“A goal is a specifically desired end state expressed in the positive tense which provides motivation and direction on the pathway to achievement” (Amundson, 2015).
According to Greg Amundson goals need to be specific, measurable, delivered in a positive sense, it must include a timeframe, and it must include significant amounts of motivation, inspiration and direction. The spring challenge was a great example of this therefore resulting in most of us achieving our goals. Nutrition, physical skills, and body composition were our areas of focus and within these areas we could specifically outline our goals. If we did not succeed in one area we achieved in another, helping to maintain positive motivation, inspiration, and direction. The team environment also helped provide support and recognition when due, and again to motivate, inspire, and continue the direction of our goals.
There was much discussion recently over the mega back squat session 1-10-2-20-3-30. This style of workout not only presented as a physical challenge but also as a mental challenge. For many members the thought of dealing with max weights and high reps was rather overwhelming. However, CrossFit is a high intense regime of fitness and therefore has a high demand on not only physical but mental strength and we need to be prepared for this. Greg Amundson suggests weakness in the brain and heart will cause an athlete just as much trouble as a physical weakness. Goal setting can help us to become mentally stronger. Our long-term goals can be broken down into months, weeks, days, sessions, and even sets and reps.
The mega squat day is a great example of how we can develop our mental strength in thinking positively and learning how to fight through those longer rep ranges. This can begin with the development of awareness towards what we say to ourselves and others. The power of our words can help to create anything that we want. Our words become real and we can learn to connect mind and body and body and mind. The body can be put into a position of power that the mind can be compelled to follow and vice versa. Have you ever seen Dan Biggars perform his bizarre kicking ritual before he kicks? Or an Olympic lifter puffs their chest before entering the platform? Or Coach Lisa stamp her feet before a heavy dead lift or squat? These are all cues to set the mind body connection, and therefore generate the position of power.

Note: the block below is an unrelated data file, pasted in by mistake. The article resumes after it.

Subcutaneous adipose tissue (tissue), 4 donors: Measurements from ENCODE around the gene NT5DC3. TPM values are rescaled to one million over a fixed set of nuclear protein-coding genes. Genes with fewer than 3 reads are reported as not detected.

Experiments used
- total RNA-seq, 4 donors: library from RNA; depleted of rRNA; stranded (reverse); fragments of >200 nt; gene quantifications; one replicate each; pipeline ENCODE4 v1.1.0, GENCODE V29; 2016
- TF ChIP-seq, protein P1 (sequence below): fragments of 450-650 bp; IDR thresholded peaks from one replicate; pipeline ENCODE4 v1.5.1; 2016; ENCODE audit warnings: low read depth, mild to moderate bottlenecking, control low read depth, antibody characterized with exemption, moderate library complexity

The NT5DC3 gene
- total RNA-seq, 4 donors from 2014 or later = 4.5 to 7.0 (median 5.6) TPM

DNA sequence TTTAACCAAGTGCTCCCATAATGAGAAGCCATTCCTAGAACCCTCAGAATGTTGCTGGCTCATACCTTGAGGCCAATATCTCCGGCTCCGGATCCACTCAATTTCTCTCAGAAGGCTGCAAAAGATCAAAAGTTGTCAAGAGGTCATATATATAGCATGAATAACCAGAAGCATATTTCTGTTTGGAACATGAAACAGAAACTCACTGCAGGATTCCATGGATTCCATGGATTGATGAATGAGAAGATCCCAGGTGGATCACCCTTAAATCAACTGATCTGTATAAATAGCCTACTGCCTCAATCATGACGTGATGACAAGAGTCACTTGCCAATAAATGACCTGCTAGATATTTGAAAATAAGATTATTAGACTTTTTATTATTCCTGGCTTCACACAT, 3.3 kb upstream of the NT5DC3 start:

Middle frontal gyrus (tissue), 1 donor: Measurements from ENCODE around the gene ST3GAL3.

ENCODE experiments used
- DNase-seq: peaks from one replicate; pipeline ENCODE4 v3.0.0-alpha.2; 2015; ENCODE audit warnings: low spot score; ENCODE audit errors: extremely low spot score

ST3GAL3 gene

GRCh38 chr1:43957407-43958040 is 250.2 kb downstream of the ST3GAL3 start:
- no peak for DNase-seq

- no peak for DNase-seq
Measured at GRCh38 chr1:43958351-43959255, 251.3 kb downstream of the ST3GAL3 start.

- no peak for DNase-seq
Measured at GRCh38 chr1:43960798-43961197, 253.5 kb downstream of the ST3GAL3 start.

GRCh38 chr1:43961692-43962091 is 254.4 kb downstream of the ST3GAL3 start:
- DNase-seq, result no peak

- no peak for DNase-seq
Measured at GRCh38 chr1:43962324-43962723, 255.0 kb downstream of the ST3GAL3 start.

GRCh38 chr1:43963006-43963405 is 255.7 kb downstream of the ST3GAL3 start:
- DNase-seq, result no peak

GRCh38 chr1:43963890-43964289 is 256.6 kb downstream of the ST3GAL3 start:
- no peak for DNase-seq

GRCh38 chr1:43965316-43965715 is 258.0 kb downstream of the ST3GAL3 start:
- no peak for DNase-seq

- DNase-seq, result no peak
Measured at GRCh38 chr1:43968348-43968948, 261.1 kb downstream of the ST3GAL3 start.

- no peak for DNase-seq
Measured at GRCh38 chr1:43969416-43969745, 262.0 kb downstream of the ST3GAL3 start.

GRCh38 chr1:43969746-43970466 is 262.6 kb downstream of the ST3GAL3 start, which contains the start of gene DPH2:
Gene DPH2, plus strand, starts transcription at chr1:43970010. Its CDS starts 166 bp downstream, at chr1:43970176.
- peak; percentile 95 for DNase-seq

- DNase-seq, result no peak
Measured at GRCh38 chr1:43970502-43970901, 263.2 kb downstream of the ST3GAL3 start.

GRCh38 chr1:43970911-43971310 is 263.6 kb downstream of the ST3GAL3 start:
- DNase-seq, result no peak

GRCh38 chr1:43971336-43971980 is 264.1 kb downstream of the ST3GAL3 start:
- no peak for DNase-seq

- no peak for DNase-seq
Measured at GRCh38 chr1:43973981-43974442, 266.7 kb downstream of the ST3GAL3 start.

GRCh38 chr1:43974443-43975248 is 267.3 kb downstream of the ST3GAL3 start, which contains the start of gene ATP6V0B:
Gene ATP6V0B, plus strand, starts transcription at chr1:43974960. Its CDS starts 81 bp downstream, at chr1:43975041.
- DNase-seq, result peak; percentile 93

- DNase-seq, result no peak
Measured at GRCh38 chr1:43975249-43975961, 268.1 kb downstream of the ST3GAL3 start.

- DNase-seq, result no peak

To achieve a physical goal we need to practice, this also applies to our mental positive state of mind. So next time you are faced with a heavy lift or a high rep range in a WOD try positive self talk with a positive physical stance and embrace the positive power.
With the New Year’s resolutions fast approaching think about adding mental and physical goals to your 2016 planning. It could be as simple as completing the first round of Fran unbroken or having a more positive approach to that 1-10-2-20-3-30 squat session. Also think about how you can apply the strengths you develop of the mind, body and spirit experienced through CrossFit to everyday stresses outside the box.